United States District Court, E.D. North Carolina, Southern Division
W. FLANAGAN UNITED STATES DISTRICT JUDGE.
matter is before the court on defendants' motion to
dismiss for failure to state a claim pursuant to Federal Rule
of Civil Procedure 12(b)(6) (DE 19). The issues raised have
been fully briefed by the parties, and in this posture are
ripe for decision. For the following reasons, defendants'
motion is granted in part and denied as moot in remaining
OF THE CASE
action, commenced on May 29, 2018, concerns plaintiff's
termination of employment from the Housing Authority of the
City of Wilmington, North Carolina (“Housing
Authority”). Plaintiff asserts federal claims against
defendants under 42 U.S.C. §§ 1983, 1985, and 1986.
Plaintiff also raises state common law claims for negligent
supervision, defamation, and intentional infliction of
emotional distress. Plaintiff amended his complaint on June
25, 2018. On August 17, 2018, plaintiff voluntarily dismissed
defendant Leasha Johnson (“Johnson”) from this
action without prejudice. Defendants Katrina Redmon
(“Redmon”) and Matt Scaparro
(“Scaparro”) timely filed the instant motion to
dismiss plaintiff's entire complaint.
facts alleged in the complaint may be summarized as follows.
Plaintiff worked as the lead maintenance mechanic at Houston
Moore, a property managed by the Housing Authority. (Compl.
¶¶ 15-16). On Wednesday, November 18, 2015, William
Vereen (“Vereen”), a contractor with a firm
called Top Notch Cleaning Services (“Top Notch”),
asked plaintiff to accompany him to 1618 South 15th Street to
look at some damaged floor tiles. (Id. ¶ 17).
Plaintiff met Vereen at the property. (Id.). Vereen
showed plaintiff several loose floor tiles in the bathroom
and asked plaintiff if the glue beneath the floor tiles was
asbestos. (Id.). Plaintiff told Vereen to contact
Johnson, and escorted Vereen to Johnson's office .
(Id. ¶¶ 17, 18).
thereafter, Johnson called plaintiff. (Id. ¶
18). Johnson directed him to return to the unit and see if
there was asbestos on the floor. (Id.). Plaintiff
asked Johnson if Vereen was still in her office, and Johnson
said yes. (Id.). Johnson did not tell plaintiff that
she placed the call on speaker phone, and Vereen heard
plaintiff tell Johnson that he believed asbestos was beneath
the floor tiles. (Id.). Vereen accused plaintiff of
failing to inform him that asbestos was being used in the
following day, plaintiff met with defendant Scaparro,
Johnson, and Vernice Hamilton (“Hamilton”), the
Housing Authority's director of human resources.
(Id. ¶ 19). Defendant Scaparro and Johnson
allegedly made inconsistent accusations regarding
plaintiff's conduct, including 1) that plaintiff told
Vereen that the material beneath the floor tile was asbestos,
2) that plaintiff should have told Vereen he did not know if
it was asbestos, and 3) that plaintiff knew there was
asbestos beneath the floor tiles and failed to tell Vereen
asbestos was present. (Id.). Defendant Scaparro
stated that, going forward, maintenance personnel should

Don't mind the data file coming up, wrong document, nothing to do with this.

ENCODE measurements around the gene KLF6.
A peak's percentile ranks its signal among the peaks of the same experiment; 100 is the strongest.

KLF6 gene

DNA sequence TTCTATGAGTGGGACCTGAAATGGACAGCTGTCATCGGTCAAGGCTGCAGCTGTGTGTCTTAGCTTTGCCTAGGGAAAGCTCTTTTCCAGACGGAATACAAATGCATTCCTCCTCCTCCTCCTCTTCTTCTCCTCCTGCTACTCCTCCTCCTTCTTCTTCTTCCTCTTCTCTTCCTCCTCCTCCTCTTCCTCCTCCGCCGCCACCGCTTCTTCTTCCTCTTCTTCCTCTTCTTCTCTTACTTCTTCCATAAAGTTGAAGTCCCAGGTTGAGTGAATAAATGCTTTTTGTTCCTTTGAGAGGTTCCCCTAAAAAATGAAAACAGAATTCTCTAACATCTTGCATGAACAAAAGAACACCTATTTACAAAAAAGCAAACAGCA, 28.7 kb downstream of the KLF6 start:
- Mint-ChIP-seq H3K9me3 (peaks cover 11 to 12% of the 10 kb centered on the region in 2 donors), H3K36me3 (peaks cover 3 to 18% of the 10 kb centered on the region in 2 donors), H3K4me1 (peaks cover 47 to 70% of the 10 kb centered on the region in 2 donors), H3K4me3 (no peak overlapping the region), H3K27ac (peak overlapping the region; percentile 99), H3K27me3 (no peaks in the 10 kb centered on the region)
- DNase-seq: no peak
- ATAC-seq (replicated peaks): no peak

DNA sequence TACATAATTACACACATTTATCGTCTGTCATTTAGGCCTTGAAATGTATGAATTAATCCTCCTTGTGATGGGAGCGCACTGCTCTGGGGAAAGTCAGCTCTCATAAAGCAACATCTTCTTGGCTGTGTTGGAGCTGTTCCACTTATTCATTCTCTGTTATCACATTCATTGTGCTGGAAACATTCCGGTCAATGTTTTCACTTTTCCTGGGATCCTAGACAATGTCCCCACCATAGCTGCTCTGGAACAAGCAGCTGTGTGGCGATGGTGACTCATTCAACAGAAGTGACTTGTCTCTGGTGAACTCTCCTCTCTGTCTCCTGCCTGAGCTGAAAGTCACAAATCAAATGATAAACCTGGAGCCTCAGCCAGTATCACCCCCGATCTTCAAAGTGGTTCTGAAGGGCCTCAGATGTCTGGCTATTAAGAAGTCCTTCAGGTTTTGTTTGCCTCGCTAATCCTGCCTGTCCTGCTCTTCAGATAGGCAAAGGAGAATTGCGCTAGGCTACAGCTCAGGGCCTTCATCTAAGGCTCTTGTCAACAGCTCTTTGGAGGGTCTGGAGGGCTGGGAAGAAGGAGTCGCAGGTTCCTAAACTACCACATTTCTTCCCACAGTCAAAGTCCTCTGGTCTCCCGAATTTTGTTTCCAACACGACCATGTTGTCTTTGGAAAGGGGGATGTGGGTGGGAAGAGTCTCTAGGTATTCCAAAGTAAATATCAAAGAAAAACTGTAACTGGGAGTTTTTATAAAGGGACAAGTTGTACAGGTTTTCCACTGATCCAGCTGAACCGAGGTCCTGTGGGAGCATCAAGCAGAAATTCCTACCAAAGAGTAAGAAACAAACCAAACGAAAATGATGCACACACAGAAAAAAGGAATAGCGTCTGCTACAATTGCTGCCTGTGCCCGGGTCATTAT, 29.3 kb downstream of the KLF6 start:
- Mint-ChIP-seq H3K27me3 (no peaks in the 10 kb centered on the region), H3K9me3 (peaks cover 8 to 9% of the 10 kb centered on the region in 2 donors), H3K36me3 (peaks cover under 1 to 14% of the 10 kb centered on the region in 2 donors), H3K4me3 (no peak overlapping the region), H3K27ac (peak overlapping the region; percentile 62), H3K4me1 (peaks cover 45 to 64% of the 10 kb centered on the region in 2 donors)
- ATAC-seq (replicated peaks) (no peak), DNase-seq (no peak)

respond to a contractor's question concerning presence of
any asbestos by saying that they do not know. (Id.
¶ 20). Afterwards, Johnson directed plaintiff to assist
with abatement of asbestos beneath the floors without
providing him protective gear. (Id. ¶ 21).
November 23, 2015, plaintiff was called to a meeting with
Johnson and defendant Scaparro. (Id. ¶ 22).
Defendant Scaparro informed plaintiff that he was sending
plaintiff home pending investigation of the incident on
November 18, 2015. (Id.). Later that same day,
defendant Scaparro informed plaintiff the Housing Authority
was terminating plaintiff employment for a willful
“violation” of material facts regarding the
possibility of asbestos located at Houston Moore.
(Id. ¶¶ 22, 23).
becoming chief executive officer (“CEO”) of the
Housing Authority, Redmon has allegedly fired or forced out
at least 28 employees. (Id. ¶ 24).
Approximately 17 out of 28 employees were African-American.
(Id.). Plaintiff alleges that such a percentage is
disproportionate when compared to the presence of
African-Americans in the general population of New Hanover
county. (Id.). Plaintiff also generally alleges that
several African-American former employees have accused the
Housing Authority of discrimination. (Id. ¶
Standard of Review “To survive a motion to
dismiss” under Rule 12(b)(6), “a complaint must
contain sufficient factual matter, accepted as true, to
‘state a claim to relief that is plausible on its
face.'” Ashcroft v. Iqbal, 556 U.S. 662,
663 (2009) (quoting Bell Atl. Corp. v. Twombly, 550
U.S. 544, 570 (2007)). “Factual allegations must be
enough to raise a right to relief above the speculative
level.” Twombly, 550 U.S. at 555. In
evaluating whether a claim is stated, “[the] court
accepts all well-pled facts as true and construes these facts
in the light most favorable to the plaintiff, ” but
does not consider “legal conclusions, elements of a
cause of action, . . . bare assertions devoid of further
factual enhancement[, ] . . . unwarranted inferences,
unreasonable conclusions, or arguments.” Nemet
Chevrolet, Ltd. v. Consumeraffairs.com, Inc., 591 F.3d
250, 255 (4th Cir. 2009) (citations omitted).
court takes up each of plaintiff's federal claims,
followed by plaintiff's state law claims.
U.S.C. § 1983
42 U.S.C. § 1983, a plaintiff must establish three
elements to state a cause of action: (1) the deprivation of a
right secured by the Constitution or a federal statute; (2)
by a person; (3) acting under color of state law.”
Jenkins v. Medford, 119 F.3d 1156, 1159-60 n.3 (4th
Cir. 1997) (en banc) (citing 42 U.S.C. § 1983; West
v. Atkins, 487 U.S. 42, 48 (1988)). Plaintiff points to
four different sources of federal rights: the First, Fourth,
Fifth, and Fourteenth Amendments to the United States
Constitution. The court first considers plaintiff's
equal protection and dues process claims under the Fourteenth
Amendment. The court then addresses plaintiff's First,